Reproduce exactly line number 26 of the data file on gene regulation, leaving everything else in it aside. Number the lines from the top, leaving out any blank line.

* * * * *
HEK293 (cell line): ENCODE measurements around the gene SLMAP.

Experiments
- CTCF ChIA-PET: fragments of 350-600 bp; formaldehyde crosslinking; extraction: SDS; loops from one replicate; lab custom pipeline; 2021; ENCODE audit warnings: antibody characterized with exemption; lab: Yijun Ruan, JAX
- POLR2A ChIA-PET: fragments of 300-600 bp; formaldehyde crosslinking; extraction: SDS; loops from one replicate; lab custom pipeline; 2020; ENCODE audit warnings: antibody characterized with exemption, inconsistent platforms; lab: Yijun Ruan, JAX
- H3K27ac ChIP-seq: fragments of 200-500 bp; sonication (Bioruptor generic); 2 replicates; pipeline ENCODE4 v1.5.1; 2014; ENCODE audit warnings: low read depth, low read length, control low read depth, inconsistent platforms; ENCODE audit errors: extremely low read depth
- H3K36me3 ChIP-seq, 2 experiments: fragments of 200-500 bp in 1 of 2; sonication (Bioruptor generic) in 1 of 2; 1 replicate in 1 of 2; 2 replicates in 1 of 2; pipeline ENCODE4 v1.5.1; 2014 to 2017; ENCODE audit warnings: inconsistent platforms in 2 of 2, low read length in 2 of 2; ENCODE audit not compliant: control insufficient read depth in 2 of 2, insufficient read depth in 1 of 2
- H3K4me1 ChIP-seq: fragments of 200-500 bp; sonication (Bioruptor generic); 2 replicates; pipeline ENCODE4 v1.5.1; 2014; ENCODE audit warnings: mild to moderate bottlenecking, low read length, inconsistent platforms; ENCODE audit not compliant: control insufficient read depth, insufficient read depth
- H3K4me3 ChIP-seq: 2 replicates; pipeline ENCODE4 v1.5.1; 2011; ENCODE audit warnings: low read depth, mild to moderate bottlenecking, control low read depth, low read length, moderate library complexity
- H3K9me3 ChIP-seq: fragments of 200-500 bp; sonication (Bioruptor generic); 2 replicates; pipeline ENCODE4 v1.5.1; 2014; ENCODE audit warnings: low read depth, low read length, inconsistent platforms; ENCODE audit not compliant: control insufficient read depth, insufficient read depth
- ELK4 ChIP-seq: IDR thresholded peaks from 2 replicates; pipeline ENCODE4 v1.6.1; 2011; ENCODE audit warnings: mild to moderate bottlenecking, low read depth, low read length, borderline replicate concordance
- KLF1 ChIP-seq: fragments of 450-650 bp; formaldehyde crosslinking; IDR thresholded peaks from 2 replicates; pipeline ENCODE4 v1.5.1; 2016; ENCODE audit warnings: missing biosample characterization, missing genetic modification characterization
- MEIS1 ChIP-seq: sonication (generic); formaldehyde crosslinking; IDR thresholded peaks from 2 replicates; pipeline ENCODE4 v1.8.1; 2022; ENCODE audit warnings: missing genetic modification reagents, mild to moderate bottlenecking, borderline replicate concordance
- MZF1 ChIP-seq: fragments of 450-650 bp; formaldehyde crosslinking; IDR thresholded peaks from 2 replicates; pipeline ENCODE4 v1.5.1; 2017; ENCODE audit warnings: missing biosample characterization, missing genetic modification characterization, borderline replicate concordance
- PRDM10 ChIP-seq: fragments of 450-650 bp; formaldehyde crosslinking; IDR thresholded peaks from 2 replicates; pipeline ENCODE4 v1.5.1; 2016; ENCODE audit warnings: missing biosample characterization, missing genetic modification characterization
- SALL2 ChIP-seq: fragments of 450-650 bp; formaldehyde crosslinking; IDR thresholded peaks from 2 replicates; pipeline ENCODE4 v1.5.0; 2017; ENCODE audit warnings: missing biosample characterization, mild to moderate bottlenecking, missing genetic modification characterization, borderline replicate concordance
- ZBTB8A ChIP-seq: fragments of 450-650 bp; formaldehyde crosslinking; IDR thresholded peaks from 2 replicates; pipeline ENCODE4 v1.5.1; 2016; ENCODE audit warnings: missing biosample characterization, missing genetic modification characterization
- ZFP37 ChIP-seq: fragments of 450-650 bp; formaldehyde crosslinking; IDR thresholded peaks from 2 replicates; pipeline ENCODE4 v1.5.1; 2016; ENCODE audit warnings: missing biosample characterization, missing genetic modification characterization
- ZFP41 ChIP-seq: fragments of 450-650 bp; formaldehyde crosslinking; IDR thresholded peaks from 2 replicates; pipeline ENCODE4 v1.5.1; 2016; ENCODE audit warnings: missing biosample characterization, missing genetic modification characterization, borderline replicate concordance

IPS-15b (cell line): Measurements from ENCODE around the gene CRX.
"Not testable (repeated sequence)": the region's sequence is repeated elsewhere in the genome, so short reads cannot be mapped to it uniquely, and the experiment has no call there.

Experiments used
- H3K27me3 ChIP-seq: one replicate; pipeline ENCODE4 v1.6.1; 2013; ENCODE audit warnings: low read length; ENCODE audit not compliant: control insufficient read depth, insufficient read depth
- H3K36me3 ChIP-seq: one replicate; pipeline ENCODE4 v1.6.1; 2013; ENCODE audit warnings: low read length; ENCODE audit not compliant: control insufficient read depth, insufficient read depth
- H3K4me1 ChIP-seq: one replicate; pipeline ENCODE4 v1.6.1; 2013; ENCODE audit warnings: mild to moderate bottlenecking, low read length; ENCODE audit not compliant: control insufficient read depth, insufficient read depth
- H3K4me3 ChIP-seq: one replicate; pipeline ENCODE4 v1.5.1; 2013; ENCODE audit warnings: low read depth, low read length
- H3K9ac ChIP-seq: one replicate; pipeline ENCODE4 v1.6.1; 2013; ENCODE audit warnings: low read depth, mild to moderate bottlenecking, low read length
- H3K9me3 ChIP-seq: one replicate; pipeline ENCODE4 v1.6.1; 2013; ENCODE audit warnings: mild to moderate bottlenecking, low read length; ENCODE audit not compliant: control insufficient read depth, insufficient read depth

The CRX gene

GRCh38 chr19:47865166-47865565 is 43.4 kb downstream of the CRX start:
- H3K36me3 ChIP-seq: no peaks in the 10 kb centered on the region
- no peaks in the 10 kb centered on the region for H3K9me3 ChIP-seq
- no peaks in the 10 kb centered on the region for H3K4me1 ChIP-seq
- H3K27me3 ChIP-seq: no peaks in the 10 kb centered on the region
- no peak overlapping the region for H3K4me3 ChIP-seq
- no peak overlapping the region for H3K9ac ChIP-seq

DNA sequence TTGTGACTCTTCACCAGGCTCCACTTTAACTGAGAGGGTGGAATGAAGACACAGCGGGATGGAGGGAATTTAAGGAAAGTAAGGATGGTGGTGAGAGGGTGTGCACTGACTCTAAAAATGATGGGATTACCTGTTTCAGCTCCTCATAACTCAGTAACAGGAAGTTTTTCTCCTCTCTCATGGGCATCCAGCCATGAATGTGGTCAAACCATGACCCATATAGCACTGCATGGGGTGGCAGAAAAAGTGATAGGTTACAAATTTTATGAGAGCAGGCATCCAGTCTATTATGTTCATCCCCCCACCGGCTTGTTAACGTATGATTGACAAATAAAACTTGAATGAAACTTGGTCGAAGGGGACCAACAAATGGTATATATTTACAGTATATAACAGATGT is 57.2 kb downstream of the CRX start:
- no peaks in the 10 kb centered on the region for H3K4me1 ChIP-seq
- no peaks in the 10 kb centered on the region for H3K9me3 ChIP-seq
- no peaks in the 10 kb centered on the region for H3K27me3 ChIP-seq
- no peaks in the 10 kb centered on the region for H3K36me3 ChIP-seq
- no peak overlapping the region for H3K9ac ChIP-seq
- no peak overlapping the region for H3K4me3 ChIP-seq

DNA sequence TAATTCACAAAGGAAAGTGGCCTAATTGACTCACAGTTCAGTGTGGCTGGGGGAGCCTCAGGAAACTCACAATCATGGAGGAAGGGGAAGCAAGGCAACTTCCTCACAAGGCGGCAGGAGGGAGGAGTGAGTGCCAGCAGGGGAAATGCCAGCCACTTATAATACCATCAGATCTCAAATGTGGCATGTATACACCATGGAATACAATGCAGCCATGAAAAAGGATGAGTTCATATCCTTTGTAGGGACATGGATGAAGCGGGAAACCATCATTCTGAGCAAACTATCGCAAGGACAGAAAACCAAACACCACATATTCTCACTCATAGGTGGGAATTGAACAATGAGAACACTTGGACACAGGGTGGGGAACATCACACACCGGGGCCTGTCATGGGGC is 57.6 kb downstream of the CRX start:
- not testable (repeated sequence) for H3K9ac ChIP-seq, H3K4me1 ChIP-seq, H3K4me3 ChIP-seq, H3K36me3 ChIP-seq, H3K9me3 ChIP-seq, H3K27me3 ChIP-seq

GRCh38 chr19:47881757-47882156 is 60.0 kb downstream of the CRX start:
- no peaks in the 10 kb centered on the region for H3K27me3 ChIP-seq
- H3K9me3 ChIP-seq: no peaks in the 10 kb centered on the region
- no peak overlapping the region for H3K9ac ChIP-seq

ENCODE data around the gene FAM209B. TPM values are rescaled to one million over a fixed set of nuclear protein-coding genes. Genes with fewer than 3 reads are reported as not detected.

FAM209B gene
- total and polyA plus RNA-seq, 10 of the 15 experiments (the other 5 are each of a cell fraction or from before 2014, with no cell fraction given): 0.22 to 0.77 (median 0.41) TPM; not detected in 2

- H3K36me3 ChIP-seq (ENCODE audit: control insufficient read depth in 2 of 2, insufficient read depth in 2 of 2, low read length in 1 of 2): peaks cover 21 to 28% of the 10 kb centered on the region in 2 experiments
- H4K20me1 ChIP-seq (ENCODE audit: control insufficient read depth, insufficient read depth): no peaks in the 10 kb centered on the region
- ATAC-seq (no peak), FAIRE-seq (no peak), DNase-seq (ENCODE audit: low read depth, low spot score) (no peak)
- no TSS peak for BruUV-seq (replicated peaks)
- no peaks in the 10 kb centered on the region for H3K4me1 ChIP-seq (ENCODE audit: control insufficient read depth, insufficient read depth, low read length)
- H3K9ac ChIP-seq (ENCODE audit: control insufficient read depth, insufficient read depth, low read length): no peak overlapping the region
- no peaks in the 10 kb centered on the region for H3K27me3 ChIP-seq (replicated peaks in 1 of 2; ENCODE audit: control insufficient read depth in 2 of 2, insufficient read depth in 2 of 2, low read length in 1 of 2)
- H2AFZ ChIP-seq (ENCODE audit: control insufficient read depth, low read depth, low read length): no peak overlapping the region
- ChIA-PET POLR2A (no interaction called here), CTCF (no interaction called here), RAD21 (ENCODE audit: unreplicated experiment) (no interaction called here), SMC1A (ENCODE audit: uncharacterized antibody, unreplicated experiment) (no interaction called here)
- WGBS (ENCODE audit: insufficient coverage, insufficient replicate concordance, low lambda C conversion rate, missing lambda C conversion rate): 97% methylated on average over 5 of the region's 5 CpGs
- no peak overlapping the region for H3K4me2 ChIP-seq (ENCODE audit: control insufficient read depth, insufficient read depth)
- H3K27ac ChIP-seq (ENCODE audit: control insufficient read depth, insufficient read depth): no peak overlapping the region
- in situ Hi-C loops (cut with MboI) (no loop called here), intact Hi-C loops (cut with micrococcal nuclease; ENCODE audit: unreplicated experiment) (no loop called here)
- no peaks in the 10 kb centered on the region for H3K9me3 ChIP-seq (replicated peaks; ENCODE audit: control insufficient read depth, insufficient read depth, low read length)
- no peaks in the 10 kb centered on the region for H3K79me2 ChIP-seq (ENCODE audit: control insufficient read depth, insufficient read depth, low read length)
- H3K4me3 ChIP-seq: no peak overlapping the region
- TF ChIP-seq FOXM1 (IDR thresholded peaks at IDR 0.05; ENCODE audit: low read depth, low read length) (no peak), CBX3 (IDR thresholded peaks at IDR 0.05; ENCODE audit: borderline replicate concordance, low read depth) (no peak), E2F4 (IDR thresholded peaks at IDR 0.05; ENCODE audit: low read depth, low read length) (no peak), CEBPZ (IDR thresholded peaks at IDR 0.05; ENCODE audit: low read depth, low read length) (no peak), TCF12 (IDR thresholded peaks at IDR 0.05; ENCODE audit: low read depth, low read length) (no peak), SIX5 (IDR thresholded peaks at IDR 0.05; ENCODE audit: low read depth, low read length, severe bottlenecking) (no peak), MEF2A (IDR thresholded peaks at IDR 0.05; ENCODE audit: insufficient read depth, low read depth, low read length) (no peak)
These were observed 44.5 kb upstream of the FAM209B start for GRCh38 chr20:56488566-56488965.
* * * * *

- H3K9ac ChIP-seq: one replicate; pipeline ENCODE4 v1.6.1; 2013; ENCODE audit warnings: low read depth, mild to moderate bottlenecking, low read length